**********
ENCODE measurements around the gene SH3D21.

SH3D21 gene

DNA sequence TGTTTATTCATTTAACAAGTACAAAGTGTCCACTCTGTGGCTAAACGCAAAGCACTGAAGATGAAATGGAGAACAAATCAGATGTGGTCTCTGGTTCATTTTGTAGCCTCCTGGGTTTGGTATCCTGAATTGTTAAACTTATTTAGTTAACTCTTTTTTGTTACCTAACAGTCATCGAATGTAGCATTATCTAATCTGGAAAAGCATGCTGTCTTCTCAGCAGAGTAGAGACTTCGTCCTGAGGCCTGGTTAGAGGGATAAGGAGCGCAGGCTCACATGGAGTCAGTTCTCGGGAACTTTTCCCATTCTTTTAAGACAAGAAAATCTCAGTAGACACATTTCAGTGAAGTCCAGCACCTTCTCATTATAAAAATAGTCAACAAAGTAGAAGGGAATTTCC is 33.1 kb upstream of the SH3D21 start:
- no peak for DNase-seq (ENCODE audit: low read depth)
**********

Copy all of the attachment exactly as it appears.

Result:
ENCODE measurements around the gene SH3D21.

SH3D21 gene

DNA sequence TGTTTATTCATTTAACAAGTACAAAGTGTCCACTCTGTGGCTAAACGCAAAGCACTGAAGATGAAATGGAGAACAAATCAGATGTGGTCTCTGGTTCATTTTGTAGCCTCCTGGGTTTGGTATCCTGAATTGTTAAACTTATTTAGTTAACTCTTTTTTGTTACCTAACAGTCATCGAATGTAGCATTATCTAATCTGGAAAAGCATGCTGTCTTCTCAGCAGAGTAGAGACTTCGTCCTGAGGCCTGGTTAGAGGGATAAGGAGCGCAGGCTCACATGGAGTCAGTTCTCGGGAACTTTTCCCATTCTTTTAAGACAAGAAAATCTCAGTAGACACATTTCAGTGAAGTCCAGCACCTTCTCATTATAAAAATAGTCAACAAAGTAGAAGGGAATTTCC is 33.1 kb upstream of the SH3D21 start:
- no peak for DNase-seq (ENCODE audit: low read depth)